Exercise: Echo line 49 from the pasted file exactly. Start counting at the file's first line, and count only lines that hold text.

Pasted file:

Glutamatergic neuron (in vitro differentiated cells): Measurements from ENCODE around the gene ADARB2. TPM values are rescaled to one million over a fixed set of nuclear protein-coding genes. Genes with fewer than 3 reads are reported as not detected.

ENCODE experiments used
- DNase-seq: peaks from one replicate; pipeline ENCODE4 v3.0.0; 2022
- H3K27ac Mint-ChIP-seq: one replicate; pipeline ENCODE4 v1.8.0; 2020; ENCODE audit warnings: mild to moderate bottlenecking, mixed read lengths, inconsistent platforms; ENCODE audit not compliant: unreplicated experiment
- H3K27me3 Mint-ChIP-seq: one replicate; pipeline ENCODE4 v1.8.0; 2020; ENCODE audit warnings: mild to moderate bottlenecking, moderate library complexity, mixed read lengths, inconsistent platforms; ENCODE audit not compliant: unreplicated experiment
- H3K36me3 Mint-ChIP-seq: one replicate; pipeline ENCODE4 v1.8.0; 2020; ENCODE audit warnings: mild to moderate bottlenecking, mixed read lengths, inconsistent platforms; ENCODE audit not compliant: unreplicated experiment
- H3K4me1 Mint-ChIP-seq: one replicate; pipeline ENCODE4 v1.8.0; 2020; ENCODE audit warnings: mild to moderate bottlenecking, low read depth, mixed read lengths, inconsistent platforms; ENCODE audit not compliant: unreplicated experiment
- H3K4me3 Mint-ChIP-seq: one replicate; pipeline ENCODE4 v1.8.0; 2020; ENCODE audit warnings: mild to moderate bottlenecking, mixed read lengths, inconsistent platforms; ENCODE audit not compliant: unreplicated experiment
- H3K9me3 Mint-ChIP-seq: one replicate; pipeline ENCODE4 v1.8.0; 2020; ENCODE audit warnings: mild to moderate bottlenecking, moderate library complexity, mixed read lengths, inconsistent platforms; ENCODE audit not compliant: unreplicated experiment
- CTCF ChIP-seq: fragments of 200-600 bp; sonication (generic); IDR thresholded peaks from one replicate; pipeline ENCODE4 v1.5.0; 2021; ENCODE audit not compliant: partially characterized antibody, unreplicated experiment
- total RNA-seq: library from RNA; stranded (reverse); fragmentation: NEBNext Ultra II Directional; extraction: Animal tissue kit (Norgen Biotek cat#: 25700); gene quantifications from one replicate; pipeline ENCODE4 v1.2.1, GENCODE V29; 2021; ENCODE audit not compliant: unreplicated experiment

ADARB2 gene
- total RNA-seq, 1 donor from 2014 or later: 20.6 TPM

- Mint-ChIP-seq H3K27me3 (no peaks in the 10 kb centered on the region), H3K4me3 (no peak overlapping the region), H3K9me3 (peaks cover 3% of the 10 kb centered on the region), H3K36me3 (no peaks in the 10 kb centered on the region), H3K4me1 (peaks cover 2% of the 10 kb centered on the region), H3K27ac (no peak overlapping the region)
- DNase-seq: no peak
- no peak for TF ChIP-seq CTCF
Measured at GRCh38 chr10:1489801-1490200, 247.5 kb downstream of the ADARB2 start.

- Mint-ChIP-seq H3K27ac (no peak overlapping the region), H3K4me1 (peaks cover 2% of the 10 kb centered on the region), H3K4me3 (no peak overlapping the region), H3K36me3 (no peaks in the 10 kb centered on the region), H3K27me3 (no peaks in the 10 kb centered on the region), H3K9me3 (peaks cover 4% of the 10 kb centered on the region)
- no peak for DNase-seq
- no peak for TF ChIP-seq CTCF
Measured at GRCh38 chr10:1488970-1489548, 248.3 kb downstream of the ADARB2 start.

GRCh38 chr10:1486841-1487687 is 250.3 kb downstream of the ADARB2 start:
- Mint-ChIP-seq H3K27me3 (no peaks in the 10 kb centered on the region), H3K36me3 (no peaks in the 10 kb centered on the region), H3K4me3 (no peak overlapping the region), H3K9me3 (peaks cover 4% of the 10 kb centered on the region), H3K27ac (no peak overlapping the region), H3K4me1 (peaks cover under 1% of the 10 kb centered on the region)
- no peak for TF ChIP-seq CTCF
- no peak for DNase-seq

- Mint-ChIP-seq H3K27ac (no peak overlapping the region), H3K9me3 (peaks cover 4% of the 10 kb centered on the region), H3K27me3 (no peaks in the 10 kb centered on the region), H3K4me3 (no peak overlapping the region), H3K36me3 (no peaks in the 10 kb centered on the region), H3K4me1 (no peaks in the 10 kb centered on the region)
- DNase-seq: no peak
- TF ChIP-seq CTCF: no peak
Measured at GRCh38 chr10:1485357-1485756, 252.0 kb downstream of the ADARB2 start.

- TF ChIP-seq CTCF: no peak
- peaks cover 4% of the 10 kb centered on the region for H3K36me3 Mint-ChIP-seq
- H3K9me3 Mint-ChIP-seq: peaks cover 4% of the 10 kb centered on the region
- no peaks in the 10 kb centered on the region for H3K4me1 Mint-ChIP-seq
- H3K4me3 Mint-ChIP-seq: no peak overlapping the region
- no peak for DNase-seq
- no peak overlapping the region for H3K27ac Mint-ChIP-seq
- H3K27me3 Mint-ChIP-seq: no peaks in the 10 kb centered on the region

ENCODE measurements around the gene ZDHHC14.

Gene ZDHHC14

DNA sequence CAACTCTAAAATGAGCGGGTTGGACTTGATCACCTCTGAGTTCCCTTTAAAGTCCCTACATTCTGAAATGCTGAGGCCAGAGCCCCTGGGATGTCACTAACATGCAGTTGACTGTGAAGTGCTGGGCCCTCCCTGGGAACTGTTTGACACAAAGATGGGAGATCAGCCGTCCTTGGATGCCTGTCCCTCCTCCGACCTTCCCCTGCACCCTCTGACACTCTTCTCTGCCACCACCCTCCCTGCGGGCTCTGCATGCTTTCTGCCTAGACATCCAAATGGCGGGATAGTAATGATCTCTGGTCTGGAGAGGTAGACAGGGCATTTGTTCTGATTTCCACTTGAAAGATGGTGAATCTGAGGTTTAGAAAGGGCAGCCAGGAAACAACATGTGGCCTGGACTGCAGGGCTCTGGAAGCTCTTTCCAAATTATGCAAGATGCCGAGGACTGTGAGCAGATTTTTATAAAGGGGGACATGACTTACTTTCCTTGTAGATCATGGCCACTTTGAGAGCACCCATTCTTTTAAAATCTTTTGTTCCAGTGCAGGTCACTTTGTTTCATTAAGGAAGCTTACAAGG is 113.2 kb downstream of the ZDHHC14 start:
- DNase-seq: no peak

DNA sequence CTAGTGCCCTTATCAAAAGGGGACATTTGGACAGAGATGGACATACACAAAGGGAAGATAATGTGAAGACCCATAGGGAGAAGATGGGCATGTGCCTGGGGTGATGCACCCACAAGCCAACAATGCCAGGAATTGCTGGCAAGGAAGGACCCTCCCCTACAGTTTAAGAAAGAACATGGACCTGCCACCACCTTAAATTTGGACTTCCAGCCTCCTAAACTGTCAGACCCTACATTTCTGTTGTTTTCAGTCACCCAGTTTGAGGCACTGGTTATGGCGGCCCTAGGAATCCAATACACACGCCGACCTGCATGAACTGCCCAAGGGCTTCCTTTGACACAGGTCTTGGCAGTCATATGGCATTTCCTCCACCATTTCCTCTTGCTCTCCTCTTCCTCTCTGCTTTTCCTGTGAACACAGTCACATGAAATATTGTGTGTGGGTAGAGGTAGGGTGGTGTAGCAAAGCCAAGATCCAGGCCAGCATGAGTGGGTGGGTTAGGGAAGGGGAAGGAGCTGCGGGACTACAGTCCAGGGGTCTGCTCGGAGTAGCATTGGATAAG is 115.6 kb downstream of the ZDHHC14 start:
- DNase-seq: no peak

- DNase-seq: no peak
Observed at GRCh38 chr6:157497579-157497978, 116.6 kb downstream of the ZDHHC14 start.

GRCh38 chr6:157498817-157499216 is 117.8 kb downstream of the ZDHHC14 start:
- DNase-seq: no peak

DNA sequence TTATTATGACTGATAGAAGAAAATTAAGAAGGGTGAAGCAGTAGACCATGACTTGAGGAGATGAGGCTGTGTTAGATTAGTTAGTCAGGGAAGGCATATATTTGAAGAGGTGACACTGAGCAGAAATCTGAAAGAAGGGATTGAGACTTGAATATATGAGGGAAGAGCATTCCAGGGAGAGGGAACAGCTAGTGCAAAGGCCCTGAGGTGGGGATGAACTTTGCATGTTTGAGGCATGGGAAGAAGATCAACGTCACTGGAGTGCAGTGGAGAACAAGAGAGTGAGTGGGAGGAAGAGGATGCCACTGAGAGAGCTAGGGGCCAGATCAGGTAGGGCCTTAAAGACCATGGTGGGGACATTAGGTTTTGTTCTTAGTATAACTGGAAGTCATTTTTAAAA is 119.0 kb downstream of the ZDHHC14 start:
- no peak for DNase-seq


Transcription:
- no peak for DNase-seq